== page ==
C# Developer (Genetic Algorithms, .NET 4.5, TDD, SQL, AI)

£40000 - £60000 per annum + Benefits + Bonus: Harrington Starr: C# Developer (...

C# Full Stack Developer (.NET 4.0, ASP.NET, MVC, Ajax, WCF,SQL)

£55000 - £65000 per annum + Benefits + Bonus: Harrington Starr: C# Full Stack ...

AIFMD Business Analyst / Consultant - Investment Management

£450 - £600 per day: Harrington Starr: AIFMD Business Analyst / Consultant - I...

Day In a Page

Middle East crisis: We know all too much about the cruelty of Isis – but all too little about who they are

We know all too much about the cruelty of Isis – but all too little about who they are

Now Obama has seen the next US reporter to be threatened with beheading, will he blink, asks Robert Fisk
Neanderthals lived alongside humans for centuries, latest study shows

Final resting place of our Neanderthal neighbours revealed

Bones dated to 40,000 years ago show species may have died out in Belgium species co-existed
Scottish independence: The new Scots who hold fate of the UK in their hands

The new Scots who hold fate of the UK in their hands

Scotland’s immigrants are as passionate about the future of their adopted nation as anyone else
Culture Minister Ed Vaizey: ‘lack of ethnic minority and black faces on TV is weird’

'Lack of ethnic minority and black faces on TV is weird'

Culture Minister Ed Vaizey calls for immediate action to address the problem
Josephine Dickinson: 'A cochlear implant helped me to discover a new world of sound'

Josephine Dickinson: 'How I discovered a new world of sound'

After going deaf as a child, musician and poet Josephine Dickinson made do with a hearing aid for five decades. Then she had a cochlear implant - and everything changed
Greggs Google fail: Was the bakery's response to its logo mishap a stroke of marketing genius?

Greggs gives lesson in crisis management

After a mishap with their logo, high street staple Greggs went viral this week. But, as Simon Usborne discovers, their social media response was anything but half baked
7 best quadcopters and drones

Flying fun: 7 best quadcopters and drones

From state of the art devices with stabilised cameras to mini gadgets that can soar around the home, we take some flying objects for a spin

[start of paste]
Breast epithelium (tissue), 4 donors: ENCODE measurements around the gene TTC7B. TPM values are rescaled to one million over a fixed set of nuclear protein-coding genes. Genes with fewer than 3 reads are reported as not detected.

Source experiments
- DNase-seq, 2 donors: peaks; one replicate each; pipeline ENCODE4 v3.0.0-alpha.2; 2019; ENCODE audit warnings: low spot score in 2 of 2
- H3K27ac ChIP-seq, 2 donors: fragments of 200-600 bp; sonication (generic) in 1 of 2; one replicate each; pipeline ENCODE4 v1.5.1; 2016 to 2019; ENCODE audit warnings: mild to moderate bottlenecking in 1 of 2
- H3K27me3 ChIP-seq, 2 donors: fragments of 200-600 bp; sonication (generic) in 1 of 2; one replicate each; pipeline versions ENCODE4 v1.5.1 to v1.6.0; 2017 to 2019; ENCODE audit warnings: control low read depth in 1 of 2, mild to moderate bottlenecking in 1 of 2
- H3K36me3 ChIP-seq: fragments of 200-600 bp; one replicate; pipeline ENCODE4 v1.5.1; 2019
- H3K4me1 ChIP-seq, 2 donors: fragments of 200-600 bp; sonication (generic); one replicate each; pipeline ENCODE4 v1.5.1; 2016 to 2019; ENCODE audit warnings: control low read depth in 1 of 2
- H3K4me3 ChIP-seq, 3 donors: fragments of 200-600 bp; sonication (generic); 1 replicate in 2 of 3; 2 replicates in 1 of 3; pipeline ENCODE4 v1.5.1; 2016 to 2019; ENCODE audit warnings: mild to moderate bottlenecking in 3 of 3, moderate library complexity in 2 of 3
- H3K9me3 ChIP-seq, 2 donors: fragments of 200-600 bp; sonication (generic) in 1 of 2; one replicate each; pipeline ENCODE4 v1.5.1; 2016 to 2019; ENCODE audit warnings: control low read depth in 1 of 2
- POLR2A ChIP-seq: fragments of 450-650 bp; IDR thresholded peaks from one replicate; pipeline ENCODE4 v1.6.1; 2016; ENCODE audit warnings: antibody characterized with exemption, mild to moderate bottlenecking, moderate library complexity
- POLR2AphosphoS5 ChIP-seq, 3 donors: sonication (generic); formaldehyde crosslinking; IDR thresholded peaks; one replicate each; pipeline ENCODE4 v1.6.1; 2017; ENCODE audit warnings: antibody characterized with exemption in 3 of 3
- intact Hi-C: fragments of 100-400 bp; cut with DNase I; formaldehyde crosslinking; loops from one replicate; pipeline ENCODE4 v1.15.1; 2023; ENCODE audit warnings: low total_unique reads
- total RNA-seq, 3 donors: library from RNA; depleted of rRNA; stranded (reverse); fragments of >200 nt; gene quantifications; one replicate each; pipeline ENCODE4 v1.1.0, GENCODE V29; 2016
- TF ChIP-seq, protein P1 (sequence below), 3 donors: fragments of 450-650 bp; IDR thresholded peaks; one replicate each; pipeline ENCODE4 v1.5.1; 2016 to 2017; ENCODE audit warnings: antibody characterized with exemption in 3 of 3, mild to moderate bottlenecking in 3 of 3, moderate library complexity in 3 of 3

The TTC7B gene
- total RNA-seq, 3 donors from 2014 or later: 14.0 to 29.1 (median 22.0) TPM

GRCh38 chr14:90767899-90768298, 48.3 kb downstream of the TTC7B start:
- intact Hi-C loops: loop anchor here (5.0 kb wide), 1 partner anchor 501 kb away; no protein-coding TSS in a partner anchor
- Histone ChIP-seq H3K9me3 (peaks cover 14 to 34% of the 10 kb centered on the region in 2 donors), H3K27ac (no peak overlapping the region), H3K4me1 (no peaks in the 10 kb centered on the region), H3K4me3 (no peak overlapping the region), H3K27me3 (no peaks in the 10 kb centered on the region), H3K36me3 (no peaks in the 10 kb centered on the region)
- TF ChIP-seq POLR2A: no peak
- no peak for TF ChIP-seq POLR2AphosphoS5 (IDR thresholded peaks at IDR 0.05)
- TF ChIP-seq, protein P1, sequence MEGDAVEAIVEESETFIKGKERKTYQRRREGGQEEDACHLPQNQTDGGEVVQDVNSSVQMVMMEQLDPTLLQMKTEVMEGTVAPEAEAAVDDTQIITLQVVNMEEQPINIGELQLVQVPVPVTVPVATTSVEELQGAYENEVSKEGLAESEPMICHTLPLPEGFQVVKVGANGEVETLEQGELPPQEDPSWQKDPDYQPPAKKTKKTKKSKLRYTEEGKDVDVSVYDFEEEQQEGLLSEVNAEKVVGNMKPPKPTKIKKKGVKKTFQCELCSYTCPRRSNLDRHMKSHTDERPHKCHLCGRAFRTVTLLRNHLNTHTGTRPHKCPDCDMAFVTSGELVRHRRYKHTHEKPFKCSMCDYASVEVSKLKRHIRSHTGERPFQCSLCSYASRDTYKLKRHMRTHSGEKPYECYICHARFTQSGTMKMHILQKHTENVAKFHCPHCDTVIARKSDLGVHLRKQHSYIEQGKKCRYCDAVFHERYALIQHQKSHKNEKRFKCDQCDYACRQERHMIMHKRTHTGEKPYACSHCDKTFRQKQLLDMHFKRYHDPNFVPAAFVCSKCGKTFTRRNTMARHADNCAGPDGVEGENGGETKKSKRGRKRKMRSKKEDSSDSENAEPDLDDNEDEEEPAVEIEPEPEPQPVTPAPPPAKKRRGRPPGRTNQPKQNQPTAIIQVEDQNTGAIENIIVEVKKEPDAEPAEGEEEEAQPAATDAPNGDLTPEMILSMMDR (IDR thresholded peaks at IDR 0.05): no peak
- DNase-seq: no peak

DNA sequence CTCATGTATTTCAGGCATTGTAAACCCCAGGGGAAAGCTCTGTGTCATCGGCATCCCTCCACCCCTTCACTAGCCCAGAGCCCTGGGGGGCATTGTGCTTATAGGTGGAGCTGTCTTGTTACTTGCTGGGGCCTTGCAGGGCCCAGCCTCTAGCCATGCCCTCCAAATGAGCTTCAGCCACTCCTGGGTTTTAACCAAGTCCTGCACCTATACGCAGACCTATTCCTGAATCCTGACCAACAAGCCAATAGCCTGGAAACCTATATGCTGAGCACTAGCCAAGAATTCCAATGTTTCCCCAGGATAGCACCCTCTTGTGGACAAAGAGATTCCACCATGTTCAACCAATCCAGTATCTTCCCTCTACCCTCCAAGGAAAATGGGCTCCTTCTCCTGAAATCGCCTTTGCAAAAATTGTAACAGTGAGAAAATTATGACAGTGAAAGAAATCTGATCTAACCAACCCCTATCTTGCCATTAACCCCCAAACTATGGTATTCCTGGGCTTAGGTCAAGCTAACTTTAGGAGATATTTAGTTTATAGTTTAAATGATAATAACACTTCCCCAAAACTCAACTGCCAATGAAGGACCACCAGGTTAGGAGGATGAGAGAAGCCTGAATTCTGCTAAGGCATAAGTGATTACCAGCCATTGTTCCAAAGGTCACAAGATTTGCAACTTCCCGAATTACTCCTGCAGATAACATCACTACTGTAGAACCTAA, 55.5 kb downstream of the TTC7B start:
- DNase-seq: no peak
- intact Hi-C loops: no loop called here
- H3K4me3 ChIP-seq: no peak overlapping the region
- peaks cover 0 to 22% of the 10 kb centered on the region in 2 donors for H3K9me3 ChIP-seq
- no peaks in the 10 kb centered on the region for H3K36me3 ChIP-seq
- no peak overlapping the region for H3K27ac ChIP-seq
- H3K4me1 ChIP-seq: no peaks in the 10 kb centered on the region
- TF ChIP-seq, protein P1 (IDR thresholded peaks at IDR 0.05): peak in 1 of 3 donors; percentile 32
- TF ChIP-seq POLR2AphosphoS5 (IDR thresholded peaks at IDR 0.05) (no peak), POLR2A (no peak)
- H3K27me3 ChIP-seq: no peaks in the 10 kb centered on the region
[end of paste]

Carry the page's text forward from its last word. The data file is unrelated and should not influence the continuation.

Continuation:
Andy Murray: I quit while I’m ahead too often

Andy Murray: I quit while I’m ahead too often

British No 1 knows his consistency as well as his fitness needs working on as he prepares for the US Open after a ‘very, very up and down’ year
Ferguson: In the heartlands of America, a descent into madness

A descent into madness in America's heartlands

David Usborne arrived in Ferguson, Missouri to be greeted by a scene more redolent of Gaza and Afghanistan
BBC’s filming of raid at Sir Cliff’s home ‘may be result of corruption’

BBC faces corruption allegation over its Sir Cliff police raid coverage

Reporter’s relationship with police under scrutiny as DG is summoned by MPs to explain extensive live broadcast of swoop on singer’s home
Lauded therapist Harley Mille still in limbo as battle to stay in Britain drags on

Lauded therapist still in limbo as battle to stay in Britain drags on

Australian Harley Miller is as frustrated by court delays as she is with the idiosyncrasies of immigration law
Lewis Fry Richardson's weather forecasts changed the world. But could his predictions of war do the same?

Lewis Fry Richardson's weather forecasts changed the world...

But could his predictions of war do the same?
Kate Bush asks fans not to take photos at her London gigs: 'I want to have contact with the audience, not iPhones'

'I want to have contact with the audience, not iPhones'

Kate Bush asks fans not to take photos at her London gigs
Under-35s have rated gardening in their top five favourite leisure activities, but why?

Young at hort

Under-35s have rated gardening in their top five favourite leisure activities. But why are so many people are swapping sweaty clubs for leafy shrubs?
Tim Vine, winner of the Funniest Joke of the Fringe award: 'making a quip as funny as possible is an art'

Beyond a joke

Tim Vine, winner of the Funniest Joke of the Fringe award, has nigh-on 200 in his act. So how are they conceived?